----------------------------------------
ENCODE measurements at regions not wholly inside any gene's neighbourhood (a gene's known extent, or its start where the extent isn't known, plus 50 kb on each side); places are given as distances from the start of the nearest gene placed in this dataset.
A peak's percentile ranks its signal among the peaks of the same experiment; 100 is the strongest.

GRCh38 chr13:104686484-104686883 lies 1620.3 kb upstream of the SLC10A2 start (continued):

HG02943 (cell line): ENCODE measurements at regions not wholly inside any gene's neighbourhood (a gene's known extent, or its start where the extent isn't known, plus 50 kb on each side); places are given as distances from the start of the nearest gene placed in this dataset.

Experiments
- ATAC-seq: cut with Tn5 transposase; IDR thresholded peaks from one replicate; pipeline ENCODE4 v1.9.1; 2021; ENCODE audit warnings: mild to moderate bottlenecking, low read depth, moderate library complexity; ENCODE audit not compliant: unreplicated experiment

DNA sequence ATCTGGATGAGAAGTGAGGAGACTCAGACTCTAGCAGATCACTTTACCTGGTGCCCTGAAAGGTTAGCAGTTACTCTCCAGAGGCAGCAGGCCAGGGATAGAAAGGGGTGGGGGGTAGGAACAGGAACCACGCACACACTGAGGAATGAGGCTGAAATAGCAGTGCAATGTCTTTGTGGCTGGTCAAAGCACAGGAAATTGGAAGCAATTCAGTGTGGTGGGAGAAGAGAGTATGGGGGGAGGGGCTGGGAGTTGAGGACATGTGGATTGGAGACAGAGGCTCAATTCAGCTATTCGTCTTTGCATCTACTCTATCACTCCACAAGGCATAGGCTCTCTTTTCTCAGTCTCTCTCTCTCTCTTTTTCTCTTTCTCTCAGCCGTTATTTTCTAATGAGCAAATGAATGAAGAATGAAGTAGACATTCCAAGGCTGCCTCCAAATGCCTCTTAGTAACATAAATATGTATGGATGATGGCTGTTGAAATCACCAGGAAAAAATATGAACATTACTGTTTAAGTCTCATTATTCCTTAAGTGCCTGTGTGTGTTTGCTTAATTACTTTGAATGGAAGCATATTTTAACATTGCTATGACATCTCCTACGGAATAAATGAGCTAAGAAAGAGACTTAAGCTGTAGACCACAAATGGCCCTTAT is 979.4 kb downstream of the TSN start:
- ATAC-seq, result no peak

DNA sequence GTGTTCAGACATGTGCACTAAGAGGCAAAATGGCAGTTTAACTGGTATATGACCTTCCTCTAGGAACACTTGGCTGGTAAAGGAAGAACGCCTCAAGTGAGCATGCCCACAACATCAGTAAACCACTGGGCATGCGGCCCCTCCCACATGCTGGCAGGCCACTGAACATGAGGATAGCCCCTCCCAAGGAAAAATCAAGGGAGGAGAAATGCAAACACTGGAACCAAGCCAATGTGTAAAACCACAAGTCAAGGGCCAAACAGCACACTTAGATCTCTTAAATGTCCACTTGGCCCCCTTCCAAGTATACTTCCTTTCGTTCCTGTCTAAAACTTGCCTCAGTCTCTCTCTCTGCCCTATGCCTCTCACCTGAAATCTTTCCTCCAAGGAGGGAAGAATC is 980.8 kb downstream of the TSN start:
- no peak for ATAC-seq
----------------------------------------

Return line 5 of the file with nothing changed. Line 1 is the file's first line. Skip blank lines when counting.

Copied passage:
Experiments